The data mine

Protecting the privacy of battered women

In 2001, at the behest of national advocates for the homeless, Congress directed the U.S. Department of Housing and Urban Development to devise a more precise way of counting America's homeless population. This year, the mandate has come home to roost in Homeless Management Information Systems, a program that requires HUD-funded homeless service organizations to collect and, for the first time, share personal information about their clients, including Social Security numbers and birthdates.

Advocacy groups such as the National Network to End Domestic Violence and the Women's Rights Project say domestic violence shelters should be exempt from the new rules because collecting personal information about abused women on a central computer could leave victims easily compromised by computer-hacking batterers.

In response to pressure, HUD has amended the program's guidelines, clarifying that it will not require domestic violence shelters to share any identifying information on battered women with federal or local governments.

"They would never report client-specific information to the federal government because we only want the big numbers" said HUD spokesman Brian Sullivan. "How many people are homeless? Are they men, women, addicted, living with a disability or mental illness? Are they victims of domestic violence?"

The new HUD guidelines require domestic violence programs to attach a "coded unique identifier," to each client's record, which must be submitted with the data sent to the feds to prevent duplication. Shelters can use any method to create the coded identifiers, but each must include a portion of a client's name, birthday, and gender.

"It's important for women to realize that they can always refuse to give up that information ... "

— Marta Palaez
Some opponents say that will still reveal too much information, but local advocates are cautiously cooperating with HUD. "At the beginning, we were extremely concerned," says Marta Palaez, president and CEO of Family Violence Prevention Service, the organization that runs Bexar County's only battered women's shelter. "But, if what we hear is reality, confidentiality will be protected. We will monitor that very closely."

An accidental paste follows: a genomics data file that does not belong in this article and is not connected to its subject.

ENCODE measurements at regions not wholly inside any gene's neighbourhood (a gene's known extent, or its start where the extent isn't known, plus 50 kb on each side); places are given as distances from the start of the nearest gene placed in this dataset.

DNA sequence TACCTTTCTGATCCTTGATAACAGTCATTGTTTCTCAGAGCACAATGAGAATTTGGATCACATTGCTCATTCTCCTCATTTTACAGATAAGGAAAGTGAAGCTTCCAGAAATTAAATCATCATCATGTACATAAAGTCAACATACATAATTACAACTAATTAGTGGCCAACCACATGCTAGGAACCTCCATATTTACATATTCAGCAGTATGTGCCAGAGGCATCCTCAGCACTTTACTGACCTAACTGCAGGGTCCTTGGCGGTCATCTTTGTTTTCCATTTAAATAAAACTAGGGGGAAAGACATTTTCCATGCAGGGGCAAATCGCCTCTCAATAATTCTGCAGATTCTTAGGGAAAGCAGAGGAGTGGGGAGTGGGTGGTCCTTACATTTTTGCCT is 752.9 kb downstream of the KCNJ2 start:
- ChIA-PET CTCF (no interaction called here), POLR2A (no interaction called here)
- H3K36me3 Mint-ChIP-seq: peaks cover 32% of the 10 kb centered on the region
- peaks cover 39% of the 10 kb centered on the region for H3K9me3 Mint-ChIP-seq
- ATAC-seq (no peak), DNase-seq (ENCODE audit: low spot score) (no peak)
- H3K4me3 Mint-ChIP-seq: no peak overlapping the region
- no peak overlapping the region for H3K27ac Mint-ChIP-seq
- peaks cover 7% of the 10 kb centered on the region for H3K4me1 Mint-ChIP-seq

If successful, the Homeless Management Information System will give public policy makers a first look at the true extent and nature of homelessness in America. In the past, statistics have been gathered in head counts administered in a single day and averaged over the year - an inexact system that counts some twice and others not at all.

"This will finally answer some pretty important questions about homelessness," says Sullivan. "Right now, it's a bit of a guessing game and real public policy flows from knowing."

It sounds promising, even positive; yet, this data mining raises legitimate fears: Who will have access to the information? How will non-profit groups afford the kind of cyber protection to prevent computer-savvy batterers from accessing the information?

Sullivan says shelters may apply their HUD funding to their information systems - although that could siphon money away from services. He contends it would be "tremendously difficult" for even the most competent hacker to break into the systems, which are required to have a minimum of eight layers of security, a protocol he compares to that of the Pentagon. But, if interlopers should do the impossible, "the information they'd find would not be useful to them," he says.

Sullivan stresses that neither the feds nor the local government will see any data until the shelters forward it, and that law enforcement agencies won't be able to access the HMIS, as some advocates fear, without a court-ordered subpoena.

Another exception in HUD guidelines allows domestic violence shelters to indefinitely delay forwarding information until after the client has left the system - a workaround that seems to undermine the rules, but provides some comfort to those unconvinced of the system's ability to protect victims.

Until now, women's shelters haven't requested identifiers except as a means of providing greater protection to victims. For example, law enforcement requires a person to list a previous address in order to issue a protective order. Palaez believes the new rules could discourage women from seeking services. "They should not be afraid: We will not share personal information with any other entity," she says. "But, it's important for women to realize that they can always refuse to give up that information and they will still be eligible for services."

The Family Violence Prevention Center also provides battered women and children with free medical care, legal counsel, substance abuse treatment, and educational programs. Last year, the 120-bed shelter served 2,300 women and children. Palaez says its HUD funding, which comprises 15 percent of the organization's budget, won't be threatened if battered women refuse to divulge their personal information and the shelter continues to serve them. Palaez expects to see a pilot program for San Antonio's HMIS in February. She speaks diplomatically of the new system's potential to focus funding and programs, and the dialogue it might create between San Antonio's social service groups. "Like everything that is new, I'm sure there will be some adjusting and accommodating; that may be the biggest challenge," She says. "But I do understand that the reasons behind it are all beneficial."

By Susan Pagani

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